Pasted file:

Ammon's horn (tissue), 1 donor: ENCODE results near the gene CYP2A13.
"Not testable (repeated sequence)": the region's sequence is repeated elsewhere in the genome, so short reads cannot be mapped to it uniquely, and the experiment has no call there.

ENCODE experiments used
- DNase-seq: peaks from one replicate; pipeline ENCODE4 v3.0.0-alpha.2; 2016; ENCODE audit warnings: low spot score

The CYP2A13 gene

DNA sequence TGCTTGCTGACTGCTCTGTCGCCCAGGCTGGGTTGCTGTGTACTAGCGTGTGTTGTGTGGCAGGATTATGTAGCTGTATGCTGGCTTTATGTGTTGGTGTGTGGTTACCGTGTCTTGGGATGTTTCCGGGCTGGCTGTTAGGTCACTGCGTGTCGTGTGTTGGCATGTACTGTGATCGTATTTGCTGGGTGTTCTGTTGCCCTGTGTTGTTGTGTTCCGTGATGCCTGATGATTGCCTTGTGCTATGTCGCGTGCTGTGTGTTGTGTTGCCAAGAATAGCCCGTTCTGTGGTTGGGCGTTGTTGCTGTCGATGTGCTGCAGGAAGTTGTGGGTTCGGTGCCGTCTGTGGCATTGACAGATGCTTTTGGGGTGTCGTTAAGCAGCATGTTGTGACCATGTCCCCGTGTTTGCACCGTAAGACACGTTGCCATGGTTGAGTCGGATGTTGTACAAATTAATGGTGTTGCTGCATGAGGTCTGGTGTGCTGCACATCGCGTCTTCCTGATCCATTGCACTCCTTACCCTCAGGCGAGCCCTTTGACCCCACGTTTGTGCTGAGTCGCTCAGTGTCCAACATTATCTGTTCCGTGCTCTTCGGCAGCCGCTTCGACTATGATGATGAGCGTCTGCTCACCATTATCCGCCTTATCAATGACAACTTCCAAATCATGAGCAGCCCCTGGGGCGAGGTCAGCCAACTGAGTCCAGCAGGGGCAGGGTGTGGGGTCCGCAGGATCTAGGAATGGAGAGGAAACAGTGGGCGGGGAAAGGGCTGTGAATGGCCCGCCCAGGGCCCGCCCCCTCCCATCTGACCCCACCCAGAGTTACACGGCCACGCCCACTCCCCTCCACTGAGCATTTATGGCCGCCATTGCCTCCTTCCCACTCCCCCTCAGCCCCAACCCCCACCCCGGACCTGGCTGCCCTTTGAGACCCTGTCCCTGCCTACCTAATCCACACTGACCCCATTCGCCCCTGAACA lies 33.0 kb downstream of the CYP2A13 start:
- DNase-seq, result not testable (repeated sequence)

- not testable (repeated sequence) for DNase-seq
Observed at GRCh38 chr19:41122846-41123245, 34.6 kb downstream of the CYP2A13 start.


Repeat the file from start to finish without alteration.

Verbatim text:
Ammon's horn (tissue), 1 donor: ENCODE results near the gene CYP2A13.
"Not testable (repeated sequence)": the region's sequence is repeated elsewhere in the genome, so short reads cannot be mapped to it uniquely, and the experiment has no call there.

ENCODE experiments used
- DNase-seq: peaks from one replicate; pipeline ENCODE4 v3.0.0-alpha.2; 2016; ENCODE audit warnings: low spot score

The CYP2A13 gene

DNA sequence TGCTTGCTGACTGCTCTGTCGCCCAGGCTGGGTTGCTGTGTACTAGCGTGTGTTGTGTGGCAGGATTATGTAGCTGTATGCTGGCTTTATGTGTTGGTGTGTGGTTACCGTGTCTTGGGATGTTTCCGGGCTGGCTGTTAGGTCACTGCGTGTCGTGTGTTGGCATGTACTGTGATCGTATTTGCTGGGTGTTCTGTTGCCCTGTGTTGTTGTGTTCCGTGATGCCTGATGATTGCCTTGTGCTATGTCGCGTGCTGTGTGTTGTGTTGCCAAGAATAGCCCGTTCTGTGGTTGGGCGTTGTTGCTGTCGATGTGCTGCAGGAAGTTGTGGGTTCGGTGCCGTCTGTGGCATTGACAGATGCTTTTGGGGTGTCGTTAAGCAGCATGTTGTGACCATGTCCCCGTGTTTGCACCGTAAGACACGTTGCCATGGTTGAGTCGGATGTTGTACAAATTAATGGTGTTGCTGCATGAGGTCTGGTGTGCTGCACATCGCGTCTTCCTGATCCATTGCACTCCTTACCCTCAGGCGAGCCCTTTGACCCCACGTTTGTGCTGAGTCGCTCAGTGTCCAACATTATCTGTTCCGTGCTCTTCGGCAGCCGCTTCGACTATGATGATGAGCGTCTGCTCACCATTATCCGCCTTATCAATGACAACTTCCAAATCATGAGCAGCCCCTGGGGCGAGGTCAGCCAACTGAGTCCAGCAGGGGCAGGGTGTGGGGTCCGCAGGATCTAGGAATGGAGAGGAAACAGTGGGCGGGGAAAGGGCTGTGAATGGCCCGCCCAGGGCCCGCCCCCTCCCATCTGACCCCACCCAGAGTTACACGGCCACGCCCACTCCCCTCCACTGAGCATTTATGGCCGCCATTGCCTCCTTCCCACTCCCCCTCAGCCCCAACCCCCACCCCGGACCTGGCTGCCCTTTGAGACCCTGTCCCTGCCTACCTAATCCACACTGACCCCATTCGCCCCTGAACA lies 33.0 kb downstream of the CYP2A13 start:
- DNase-seq, result not testable (repeated sequence)

- not testable (repeated sequence) for DNase-seq
Observed at GRCh38 chr19:41122846-41123245, 34.6 kb downstream of the CYP2A13 start.